Remotely Piloted Vehicles in Ecological Research?

by Caitlin Douglas,

Remotely Piloted Vehicles (RPVs) are fixed or rotary winged aircraft operated without a pilot on board. There are three main types of RPVs: small-scale, tactical, and endurance RPVs which are able to operate at differing altitudes and ranges. Hardin and Hardin (2010) wrote in Geography Compass about the application of small-scale remotely piloted vehicles in environmental research.

Current applications include habitat/wildlife management and agricultural monitoring. Most uses involve taking aerial photography to monitor wildlife/vegetation populations and assess crop damage, but some applications involve biological sampling such as the collection of pollen and insects. Potential future uses include tasks that may be too dangerous for manned operations because the monitoring is taking place in hazardous areas. For example, a common problem with traditional aerial photography is cloud cover, and RPVs can be flown below the clouds.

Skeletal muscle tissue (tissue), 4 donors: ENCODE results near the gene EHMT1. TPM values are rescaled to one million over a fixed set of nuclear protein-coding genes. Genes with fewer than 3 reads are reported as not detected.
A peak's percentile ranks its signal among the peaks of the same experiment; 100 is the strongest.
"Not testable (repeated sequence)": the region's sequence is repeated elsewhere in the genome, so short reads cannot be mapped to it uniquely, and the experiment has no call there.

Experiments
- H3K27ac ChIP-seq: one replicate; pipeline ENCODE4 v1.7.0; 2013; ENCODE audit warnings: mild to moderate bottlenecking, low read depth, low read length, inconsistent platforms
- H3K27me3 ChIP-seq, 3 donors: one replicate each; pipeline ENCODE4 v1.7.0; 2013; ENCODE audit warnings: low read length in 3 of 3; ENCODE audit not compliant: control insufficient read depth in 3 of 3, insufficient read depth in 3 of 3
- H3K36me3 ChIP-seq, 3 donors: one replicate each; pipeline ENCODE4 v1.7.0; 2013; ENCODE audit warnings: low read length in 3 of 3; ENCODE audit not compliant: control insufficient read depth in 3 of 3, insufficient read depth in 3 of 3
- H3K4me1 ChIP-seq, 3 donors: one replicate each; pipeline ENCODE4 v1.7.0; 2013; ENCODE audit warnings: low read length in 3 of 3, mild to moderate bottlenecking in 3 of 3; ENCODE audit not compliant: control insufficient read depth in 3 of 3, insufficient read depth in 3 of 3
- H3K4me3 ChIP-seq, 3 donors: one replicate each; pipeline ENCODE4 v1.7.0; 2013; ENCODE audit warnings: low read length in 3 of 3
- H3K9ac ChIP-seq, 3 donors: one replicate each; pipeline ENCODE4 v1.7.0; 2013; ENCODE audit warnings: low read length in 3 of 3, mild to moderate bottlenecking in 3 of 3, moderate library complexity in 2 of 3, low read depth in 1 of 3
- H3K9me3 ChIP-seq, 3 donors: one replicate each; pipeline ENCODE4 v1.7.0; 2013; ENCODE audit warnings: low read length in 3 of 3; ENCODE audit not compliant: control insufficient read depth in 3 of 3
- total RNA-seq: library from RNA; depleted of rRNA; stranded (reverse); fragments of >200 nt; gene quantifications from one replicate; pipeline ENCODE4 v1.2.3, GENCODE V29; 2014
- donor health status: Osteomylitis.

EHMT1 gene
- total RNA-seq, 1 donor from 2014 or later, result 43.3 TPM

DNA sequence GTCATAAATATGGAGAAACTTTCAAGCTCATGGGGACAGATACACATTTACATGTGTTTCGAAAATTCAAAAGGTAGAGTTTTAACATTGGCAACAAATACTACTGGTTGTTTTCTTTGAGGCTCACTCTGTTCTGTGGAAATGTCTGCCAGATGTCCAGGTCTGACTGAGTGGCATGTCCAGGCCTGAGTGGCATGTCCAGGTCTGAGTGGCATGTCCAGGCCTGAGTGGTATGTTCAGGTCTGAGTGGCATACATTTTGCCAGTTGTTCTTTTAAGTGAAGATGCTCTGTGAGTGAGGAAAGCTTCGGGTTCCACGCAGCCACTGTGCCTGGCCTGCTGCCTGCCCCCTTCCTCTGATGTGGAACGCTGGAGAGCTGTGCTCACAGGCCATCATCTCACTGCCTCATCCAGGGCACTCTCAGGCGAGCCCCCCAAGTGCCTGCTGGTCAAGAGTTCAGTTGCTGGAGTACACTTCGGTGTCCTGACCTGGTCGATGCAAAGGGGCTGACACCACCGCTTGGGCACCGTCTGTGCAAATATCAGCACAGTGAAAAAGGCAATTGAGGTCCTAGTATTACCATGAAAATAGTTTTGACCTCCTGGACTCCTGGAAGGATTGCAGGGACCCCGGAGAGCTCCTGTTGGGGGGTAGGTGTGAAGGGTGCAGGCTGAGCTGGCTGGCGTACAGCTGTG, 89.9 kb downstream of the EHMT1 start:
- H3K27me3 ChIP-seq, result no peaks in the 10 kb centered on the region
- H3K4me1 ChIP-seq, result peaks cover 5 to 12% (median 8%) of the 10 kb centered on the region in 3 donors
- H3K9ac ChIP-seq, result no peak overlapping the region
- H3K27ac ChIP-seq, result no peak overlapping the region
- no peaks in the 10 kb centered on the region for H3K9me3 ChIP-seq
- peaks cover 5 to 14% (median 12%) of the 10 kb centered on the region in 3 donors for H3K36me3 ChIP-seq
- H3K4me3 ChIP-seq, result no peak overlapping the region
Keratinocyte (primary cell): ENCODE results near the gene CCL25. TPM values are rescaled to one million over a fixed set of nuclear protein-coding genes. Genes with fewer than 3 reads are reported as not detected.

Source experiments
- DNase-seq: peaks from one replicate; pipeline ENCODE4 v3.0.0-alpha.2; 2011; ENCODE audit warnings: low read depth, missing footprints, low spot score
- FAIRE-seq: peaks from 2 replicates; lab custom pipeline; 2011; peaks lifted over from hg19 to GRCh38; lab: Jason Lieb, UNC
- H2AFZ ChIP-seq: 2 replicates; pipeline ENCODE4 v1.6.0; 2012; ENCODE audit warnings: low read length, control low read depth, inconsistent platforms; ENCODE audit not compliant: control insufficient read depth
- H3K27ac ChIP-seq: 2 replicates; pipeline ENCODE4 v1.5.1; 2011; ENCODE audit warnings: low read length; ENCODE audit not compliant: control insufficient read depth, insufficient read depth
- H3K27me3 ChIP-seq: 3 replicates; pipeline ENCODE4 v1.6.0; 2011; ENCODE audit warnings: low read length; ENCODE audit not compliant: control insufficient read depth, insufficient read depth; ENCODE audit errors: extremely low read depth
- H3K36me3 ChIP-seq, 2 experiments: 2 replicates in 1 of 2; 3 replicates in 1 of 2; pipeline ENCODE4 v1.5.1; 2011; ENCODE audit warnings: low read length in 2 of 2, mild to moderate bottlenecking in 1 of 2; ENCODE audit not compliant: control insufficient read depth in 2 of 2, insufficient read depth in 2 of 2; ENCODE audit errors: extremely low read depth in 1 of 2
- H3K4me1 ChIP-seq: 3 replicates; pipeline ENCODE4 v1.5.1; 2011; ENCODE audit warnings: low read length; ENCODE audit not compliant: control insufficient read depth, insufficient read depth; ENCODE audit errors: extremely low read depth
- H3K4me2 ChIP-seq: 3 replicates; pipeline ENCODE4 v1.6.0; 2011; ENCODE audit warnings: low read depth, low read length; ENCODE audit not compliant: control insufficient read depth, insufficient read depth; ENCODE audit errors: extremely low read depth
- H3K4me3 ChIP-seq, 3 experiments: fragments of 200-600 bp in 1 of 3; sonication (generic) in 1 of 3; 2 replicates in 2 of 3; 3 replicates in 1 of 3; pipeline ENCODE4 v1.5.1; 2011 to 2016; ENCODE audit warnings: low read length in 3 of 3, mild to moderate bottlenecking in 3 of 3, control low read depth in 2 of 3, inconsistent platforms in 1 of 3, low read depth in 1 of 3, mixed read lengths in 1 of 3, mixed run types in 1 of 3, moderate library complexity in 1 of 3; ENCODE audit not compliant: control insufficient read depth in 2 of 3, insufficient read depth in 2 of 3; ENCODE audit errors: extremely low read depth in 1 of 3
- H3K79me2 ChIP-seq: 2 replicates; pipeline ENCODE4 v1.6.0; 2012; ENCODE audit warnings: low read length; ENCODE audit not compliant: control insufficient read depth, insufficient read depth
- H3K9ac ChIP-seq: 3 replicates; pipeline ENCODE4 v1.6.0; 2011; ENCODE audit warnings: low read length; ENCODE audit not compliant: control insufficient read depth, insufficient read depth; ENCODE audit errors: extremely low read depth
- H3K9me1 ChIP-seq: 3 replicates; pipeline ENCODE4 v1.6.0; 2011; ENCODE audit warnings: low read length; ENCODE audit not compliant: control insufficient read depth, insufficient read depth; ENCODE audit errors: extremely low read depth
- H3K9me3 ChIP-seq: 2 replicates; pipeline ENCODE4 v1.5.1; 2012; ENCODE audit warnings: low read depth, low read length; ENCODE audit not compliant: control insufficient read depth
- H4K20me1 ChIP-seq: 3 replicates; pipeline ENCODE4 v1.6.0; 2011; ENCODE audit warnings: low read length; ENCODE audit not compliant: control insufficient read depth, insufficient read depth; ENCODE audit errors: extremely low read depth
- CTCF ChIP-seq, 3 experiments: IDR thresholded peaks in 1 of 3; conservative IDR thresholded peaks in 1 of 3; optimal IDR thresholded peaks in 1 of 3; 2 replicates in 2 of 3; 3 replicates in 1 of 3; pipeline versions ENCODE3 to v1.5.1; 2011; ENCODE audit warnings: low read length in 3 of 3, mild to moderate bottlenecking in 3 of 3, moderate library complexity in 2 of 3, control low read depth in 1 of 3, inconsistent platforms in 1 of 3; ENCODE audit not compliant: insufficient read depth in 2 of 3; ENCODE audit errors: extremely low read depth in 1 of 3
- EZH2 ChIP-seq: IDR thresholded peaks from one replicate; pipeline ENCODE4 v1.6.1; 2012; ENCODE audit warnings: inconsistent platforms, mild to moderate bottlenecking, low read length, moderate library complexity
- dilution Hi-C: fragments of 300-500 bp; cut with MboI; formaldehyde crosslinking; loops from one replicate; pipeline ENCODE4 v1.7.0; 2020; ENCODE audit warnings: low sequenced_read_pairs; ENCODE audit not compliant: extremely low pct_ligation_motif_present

Financial and technological hurdles prevent RPVs from being more widely adopted in ecological research; however, RPVs have been developed and successfully used at the Zoological Society of London.  A remotely operated ‘toy’ helicopter is flown through the ‘blows’ of whales to collect mucous and gas samples in order to study whale diseases. There appears to be a cautious but optimistic future for RPVs in ecological research.

Hardin, P. and Hardin, T. 2010. Small-Scale Remotely Piloted Vehicles in Environmental Research. Geography Compass, 4(9): 1297-1311.

The Institute of Zoology, 2008. Toy helicopter used to sample whale health. Zoological Society of London Website.

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